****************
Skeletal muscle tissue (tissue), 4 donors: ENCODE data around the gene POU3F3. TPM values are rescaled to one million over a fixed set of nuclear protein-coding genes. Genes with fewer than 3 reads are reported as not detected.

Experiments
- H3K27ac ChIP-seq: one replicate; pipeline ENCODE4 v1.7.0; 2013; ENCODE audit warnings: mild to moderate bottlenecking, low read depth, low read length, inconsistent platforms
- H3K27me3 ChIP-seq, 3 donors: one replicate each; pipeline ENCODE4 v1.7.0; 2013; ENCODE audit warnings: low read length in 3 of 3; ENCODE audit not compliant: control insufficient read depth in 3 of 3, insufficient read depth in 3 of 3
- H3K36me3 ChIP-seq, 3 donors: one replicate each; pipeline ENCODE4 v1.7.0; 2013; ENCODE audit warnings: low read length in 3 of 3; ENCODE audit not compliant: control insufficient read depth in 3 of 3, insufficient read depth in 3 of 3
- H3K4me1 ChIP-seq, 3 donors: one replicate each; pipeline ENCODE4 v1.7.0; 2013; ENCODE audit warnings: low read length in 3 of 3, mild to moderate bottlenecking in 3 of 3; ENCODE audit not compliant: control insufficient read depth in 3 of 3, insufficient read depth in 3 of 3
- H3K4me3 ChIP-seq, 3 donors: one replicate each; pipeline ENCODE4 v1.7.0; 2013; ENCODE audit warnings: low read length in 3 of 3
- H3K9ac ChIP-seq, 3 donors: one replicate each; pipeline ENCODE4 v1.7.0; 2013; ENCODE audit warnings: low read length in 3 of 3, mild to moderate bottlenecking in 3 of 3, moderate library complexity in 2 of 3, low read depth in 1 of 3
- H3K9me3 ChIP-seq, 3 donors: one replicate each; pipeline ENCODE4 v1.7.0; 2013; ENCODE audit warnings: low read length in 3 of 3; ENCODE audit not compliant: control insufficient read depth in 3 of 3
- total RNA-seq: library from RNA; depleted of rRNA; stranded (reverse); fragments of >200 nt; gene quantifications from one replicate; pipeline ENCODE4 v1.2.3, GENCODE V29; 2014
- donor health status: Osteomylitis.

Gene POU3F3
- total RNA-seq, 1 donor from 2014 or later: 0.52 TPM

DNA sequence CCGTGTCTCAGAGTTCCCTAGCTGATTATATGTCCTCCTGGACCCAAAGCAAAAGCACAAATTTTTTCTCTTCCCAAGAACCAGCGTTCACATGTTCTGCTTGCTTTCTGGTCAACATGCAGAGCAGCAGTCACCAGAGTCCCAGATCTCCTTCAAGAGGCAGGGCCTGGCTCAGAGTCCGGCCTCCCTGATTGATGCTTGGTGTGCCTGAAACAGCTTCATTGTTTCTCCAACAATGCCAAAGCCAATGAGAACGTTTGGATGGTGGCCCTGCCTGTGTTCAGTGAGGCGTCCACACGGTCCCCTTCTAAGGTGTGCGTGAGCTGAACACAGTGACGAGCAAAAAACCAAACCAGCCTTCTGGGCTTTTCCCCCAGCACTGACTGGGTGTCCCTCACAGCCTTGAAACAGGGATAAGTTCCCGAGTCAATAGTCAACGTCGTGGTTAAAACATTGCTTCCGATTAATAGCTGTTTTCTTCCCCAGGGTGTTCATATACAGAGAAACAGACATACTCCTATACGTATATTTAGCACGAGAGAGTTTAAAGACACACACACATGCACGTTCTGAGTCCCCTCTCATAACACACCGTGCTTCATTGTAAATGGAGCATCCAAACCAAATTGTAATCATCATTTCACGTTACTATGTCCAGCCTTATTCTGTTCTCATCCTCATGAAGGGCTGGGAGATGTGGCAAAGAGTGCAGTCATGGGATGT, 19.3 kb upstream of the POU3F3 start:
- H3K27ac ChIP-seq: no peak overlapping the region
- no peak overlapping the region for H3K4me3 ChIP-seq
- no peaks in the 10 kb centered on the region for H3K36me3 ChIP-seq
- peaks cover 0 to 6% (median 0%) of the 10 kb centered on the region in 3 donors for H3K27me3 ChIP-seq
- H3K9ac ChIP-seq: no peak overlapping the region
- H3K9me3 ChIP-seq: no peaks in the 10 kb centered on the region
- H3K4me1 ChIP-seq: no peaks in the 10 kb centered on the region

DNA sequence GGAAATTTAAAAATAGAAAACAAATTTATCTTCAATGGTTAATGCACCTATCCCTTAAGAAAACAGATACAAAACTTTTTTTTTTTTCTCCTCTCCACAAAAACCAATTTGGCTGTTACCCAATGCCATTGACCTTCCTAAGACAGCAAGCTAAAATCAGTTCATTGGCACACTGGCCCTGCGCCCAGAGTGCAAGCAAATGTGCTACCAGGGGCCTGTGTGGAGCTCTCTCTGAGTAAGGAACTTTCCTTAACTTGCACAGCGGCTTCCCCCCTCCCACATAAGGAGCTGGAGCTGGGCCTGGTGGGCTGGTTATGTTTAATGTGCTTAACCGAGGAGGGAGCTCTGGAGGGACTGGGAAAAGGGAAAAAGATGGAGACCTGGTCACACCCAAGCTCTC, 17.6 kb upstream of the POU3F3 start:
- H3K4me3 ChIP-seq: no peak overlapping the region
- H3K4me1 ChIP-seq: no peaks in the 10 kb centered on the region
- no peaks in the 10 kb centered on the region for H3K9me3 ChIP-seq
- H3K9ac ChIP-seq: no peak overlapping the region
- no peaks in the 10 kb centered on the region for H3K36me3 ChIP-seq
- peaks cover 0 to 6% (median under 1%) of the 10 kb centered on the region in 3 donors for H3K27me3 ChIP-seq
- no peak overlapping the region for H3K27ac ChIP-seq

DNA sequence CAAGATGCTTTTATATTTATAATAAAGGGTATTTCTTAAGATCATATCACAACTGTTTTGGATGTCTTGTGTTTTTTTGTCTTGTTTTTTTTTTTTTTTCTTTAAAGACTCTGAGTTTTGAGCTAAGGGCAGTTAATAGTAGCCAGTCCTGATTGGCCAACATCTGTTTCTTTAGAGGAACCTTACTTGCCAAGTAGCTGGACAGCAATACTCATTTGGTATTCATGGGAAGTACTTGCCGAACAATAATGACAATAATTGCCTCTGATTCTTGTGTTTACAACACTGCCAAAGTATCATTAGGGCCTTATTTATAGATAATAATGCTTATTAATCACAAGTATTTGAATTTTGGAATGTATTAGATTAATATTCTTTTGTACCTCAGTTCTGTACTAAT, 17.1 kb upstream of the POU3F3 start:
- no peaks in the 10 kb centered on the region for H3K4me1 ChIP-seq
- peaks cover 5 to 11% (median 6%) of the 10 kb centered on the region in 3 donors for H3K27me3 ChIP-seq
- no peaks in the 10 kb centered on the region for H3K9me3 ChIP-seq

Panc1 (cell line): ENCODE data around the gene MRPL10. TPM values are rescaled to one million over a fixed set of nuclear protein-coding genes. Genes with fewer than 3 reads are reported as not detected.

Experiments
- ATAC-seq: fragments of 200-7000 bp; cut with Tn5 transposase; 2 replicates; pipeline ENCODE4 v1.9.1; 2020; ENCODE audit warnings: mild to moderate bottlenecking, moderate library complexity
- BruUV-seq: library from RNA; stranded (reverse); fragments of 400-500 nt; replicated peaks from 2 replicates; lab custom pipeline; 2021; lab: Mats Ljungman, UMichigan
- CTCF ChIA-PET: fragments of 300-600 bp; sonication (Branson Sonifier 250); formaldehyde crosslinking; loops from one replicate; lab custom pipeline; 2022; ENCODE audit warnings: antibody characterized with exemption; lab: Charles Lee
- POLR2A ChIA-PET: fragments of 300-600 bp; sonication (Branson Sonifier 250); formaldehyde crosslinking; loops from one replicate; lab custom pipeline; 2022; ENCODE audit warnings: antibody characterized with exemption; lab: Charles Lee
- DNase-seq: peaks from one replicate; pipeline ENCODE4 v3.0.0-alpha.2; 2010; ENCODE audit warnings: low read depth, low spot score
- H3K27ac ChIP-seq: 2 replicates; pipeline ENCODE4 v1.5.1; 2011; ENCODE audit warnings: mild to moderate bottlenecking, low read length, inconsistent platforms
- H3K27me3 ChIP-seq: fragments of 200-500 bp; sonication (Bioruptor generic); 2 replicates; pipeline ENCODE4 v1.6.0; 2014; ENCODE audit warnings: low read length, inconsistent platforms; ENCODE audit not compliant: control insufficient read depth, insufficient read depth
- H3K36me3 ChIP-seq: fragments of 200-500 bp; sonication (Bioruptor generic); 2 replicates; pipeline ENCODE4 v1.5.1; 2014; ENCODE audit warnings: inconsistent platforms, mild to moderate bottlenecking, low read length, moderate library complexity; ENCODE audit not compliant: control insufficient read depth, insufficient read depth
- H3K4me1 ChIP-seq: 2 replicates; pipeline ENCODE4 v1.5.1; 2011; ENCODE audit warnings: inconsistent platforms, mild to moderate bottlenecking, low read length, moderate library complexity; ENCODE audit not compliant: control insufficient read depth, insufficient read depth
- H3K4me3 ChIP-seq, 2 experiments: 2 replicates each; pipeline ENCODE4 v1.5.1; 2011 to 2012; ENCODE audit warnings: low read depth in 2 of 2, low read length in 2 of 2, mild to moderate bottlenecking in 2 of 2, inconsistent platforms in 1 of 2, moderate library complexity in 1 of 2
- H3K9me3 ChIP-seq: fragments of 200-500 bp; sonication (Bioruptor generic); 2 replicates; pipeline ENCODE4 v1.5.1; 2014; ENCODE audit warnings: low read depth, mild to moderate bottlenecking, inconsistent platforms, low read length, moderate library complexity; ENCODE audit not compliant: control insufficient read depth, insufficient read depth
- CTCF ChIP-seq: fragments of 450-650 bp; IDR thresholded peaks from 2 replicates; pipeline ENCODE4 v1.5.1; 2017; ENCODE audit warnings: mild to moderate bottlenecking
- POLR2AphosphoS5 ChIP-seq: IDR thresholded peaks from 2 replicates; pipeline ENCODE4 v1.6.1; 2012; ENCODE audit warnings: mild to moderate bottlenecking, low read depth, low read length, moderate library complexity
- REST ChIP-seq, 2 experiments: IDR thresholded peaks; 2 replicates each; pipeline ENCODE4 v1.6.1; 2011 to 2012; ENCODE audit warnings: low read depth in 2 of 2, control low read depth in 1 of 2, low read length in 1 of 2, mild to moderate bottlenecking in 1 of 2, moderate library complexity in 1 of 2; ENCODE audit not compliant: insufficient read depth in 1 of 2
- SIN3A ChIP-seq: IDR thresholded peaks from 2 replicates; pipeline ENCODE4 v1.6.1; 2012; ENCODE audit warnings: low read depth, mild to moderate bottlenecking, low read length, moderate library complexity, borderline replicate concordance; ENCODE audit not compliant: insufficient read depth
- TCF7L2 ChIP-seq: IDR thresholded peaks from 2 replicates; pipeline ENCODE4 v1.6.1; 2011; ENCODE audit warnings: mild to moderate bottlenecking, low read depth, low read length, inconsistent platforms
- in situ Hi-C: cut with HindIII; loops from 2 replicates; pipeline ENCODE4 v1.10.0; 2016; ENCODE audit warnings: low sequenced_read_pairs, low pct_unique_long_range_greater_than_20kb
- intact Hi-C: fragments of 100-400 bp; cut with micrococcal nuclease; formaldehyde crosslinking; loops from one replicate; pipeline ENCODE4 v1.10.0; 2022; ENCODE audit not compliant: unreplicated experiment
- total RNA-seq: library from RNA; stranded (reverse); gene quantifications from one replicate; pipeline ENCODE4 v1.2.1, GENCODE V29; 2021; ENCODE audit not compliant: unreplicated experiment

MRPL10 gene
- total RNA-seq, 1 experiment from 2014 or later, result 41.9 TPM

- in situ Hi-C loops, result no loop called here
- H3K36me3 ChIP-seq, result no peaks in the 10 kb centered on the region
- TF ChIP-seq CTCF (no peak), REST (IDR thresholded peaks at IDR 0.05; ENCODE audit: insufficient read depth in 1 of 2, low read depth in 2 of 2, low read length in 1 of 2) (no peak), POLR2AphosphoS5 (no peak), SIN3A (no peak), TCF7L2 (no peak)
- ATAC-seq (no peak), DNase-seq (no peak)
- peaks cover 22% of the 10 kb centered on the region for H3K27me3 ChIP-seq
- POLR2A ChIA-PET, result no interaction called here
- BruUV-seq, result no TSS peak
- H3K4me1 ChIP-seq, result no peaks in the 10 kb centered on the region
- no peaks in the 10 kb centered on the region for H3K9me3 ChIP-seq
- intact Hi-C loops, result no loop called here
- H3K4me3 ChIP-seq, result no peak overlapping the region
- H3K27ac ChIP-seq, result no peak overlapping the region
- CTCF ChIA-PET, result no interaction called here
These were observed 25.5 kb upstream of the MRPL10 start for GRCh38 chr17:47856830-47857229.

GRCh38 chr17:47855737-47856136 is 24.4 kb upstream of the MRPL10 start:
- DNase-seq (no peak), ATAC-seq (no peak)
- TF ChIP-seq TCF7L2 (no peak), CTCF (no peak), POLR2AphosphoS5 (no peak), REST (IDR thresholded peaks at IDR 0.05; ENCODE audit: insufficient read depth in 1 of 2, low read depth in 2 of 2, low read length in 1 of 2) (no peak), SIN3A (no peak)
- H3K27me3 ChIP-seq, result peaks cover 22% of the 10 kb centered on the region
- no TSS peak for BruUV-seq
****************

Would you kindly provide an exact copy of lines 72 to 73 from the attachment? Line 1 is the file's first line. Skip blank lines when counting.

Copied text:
- DNase-seq (no peak), ATAC-seq (no peak)
- TF ChIP-seq TCF7L2 (no peak), CTCF (no peak), POLR2AphosphoS5 (no peak), REST (IDR thresholded peaks at IDR 0.05; ENCODE audit: insufficient read depth in 1 of 2, low read depth in 2 of 2, low read length in 1 of 2) (no peak), SIN3A (no peak)